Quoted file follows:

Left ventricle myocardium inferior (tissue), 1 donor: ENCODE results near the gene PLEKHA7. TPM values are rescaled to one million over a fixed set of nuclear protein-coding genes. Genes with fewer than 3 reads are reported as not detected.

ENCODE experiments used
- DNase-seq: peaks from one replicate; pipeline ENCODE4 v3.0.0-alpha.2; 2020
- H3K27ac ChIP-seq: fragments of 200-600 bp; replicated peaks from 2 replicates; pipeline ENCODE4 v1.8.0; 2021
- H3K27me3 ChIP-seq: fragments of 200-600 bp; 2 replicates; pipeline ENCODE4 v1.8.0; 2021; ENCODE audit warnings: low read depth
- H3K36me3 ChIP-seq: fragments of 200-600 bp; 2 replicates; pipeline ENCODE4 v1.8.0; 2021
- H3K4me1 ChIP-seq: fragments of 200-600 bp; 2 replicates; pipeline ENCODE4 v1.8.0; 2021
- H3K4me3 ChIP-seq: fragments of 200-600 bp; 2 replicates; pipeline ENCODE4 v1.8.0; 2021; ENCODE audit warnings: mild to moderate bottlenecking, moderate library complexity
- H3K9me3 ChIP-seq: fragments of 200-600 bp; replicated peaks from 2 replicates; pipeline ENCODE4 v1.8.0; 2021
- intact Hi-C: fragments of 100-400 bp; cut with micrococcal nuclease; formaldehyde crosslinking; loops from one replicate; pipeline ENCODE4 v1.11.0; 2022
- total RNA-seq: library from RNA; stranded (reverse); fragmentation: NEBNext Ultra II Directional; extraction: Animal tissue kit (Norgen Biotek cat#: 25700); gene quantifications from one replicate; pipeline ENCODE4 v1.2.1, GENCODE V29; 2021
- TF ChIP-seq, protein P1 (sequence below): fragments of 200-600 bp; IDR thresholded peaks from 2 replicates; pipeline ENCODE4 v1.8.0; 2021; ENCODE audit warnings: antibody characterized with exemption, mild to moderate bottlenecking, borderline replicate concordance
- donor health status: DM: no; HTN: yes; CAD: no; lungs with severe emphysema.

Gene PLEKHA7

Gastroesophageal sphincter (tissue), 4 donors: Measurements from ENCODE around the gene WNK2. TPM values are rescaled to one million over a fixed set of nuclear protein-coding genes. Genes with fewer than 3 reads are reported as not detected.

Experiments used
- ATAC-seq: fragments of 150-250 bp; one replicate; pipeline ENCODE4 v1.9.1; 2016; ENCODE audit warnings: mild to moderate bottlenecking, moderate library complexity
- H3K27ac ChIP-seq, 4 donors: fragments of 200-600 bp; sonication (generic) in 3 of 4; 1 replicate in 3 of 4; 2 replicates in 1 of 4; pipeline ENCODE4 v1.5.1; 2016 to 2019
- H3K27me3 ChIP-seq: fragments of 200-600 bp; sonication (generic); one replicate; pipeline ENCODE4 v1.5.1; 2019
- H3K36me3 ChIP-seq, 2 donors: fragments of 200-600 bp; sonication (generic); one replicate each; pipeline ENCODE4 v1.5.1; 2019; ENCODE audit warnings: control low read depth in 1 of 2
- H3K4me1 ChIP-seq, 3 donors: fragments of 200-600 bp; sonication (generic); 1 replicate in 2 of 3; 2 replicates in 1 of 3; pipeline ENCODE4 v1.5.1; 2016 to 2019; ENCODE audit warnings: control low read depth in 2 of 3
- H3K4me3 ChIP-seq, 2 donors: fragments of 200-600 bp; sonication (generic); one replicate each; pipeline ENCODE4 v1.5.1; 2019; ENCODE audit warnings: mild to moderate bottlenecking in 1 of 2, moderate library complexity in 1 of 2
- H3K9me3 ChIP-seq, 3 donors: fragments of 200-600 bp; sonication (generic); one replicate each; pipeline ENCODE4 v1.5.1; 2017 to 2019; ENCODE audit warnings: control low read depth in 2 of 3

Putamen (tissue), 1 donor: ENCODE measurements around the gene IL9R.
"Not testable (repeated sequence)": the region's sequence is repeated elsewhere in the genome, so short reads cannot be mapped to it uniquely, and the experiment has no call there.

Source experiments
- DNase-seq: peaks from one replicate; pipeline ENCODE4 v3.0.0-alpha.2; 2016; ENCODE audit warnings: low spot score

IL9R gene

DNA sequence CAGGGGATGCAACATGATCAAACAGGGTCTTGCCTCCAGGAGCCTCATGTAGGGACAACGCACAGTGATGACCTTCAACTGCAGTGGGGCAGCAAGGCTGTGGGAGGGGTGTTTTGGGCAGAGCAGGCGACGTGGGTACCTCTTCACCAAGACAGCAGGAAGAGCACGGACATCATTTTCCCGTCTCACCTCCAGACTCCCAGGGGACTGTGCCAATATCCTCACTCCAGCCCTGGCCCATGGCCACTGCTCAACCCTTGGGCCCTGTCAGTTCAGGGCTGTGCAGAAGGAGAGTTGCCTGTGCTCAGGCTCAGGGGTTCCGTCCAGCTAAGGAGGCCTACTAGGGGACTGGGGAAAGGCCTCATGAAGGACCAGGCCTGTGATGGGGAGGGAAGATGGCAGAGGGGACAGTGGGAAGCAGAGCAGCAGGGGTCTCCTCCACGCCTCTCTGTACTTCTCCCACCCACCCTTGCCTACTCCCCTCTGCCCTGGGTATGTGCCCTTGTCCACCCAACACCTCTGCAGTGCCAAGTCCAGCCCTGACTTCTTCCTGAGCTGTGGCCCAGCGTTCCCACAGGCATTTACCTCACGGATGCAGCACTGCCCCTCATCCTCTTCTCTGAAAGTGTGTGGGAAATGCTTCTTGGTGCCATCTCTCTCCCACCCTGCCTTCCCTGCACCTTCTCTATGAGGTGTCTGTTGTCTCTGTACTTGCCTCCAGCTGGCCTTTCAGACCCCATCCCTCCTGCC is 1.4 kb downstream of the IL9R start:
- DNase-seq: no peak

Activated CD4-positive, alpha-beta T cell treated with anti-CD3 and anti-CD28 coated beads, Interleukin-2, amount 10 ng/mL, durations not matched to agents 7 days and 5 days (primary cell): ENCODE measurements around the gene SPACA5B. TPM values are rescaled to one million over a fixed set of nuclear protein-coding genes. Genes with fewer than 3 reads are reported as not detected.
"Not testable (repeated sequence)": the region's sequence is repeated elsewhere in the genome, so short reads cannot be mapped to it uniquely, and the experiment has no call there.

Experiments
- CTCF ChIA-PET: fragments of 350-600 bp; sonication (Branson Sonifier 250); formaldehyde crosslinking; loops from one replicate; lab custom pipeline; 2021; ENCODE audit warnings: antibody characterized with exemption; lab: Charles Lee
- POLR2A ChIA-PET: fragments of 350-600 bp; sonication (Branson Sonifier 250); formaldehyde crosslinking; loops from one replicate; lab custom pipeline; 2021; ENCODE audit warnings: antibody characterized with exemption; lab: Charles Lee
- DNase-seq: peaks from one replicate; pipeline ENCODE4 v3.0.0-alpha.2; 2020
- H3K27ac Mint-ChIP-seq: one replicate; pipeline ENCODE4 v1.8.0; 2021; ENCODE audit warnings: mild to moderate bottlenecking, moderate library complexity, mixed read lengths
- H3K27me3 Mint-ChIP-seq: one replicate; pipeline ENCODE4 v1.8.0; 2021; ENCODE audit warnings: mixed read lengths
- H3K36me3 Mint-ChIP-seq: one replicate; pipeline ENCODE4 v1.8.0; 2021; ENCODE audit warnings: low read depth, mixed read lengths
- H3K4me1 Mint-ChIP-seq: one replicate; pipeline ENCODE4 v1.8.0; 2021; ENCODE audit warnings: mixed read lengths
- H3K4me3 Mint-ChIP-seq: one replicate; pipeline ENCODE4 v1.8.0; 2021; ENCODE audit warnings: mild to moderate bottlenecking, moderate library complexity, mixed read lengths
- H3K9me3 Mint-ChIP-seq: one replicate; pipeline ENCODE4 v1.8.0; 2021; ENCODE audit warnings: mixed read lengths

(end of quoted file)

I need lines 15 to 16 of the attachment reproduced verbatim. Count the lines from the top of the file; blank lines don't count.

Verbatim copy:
Gastroesophageal sphincter (tissue), 4 donors: Measurements from ENCODE around the gene WNK2. TPM values are rescaled to one million over a fixed set of nuclear protein-coding genes. Genes with fewer than 3 reads are reported as not detected.

Experiments used